Directed by: John Ford
Starring: Ronald Colman and Helen Hayes
Plot: A medical researcher is sent to the West Indies to halt a plague.
Thoughts: This film had a lot of potential. We're allowed into the scientific world for a little while to see that there's more to it than test tubes and microscopes. However, this same world can often be cruel. In the 1930s, the practices seen in the film probably weren't unusual but would be considered criminal now. What puzzles me is just how much this film falls apart toward the end, but was still considered for Best Motion Picture. The ending alone feels like it was written as quickly as possible to beat the traffic home (a little more on what the real reason might have been below). It wouldn't surprise me if there were some peculiar politicking responsible for Arrowsmith being considered by the Academy.
Based on the 1925 novel by Sinclair Lewis, Arrowsmith was rumored to be Samuel Goldwyn's way of keeping John Ford from drinking. Ford allegedly was quite the alcoholic, but needed money. Supposedly, one of Goldwyn's conditions was that Ford could not have a single drop during production. Another rumor (purportedly from actress Helen Hayes) was that Ford wanted to get the film over and done with and discarded script pages and soon, entire scenes, in order to get back to drinking. I'm not sure what degree of truth these rumors had, but the finished product does feel a bit rushed, especially toward the end.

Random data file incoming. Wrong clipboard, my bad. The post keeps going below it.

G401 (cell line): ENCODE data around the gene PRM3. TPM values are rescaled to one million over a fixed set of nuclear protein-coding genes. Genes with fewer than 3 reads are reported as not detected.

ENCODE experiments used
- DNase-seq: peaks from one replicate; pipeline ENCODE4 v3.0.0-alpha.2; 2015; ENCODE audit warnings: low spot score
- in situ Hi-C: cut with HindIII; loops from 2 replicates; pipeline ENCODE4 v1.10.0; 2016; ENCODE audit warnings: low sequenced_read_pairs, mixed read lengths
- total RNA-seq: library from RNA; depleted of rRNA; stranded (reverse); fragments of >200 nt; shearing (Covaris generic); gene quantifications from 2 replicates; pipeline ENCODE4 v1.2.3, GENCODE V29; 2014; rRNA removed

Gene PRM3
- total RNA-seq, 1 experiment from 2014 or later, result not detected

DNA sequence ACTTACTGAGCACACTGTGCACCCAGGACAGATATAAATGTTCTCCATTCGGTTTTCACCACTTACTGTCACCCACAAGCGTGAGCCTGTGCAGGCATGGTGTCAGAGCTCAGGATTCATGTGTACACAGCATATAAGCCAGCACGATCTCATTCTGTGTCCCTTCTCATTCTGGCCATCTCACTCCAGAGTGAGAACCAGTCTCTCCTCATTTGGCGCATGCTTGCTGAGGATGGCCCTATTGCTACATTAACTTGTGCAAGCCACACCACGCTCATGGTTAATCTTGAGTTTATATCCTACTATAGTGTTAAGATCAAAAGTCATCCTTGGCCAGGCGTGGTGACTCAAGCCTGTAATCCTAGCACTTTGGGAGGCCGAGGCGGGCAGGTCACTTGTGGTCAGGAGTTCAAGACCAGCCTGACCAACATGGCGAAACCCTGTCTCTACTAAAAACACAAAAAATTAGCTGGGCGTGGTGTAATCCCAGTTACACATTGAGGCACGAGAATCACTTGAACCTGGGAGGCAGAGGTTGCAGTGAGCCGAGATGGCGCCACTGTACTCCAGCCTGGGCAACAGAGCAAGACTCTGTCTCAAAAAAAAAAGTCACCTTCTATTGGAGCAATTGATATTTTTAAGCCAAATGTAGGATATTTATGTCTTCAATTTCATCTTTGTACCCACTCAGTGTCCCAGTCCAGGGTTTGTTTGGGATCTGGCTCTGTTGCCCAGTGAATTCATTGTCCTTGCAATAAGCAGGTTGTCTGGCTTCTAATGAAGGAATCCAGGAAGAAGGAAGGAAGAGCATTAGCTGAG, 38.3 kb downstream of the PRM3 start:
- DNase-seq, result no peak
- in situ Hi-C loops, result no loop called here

Despite its flaws, Arrowsmith does have a number of interesting aspects. One of these is that this film was the first to portray an African-American in a non-servile, non-stereotypical role. The character in question was Dr. Oliver Marchand, as played by Clarence Brooks. Dr. Arrowsmith considered him his equal and had planned to leave him in charge of the plague research. Unfortunately, whatever ground was broken would be shoveled back in again as Brooks took on familiar roles later in his career. One other aspect was a short scene straight out of the German Expressionist handbook with Helen Hayes sitting in a chair. Although earlier events had already painted the character's fate for us, it was still a very interesting visual.
Arrowsmith was nominated for four awards, including Best Motion Picture. The other three were:
- Best Art Direction for Richard Day's ability to go from rural town to big city to jungle without using standing sets;
- Best Cinematography for Ray June's mood setting framework; and
- Best Writing, Adaptation, for Sidney Howard's condensing of the novel into a screenplay.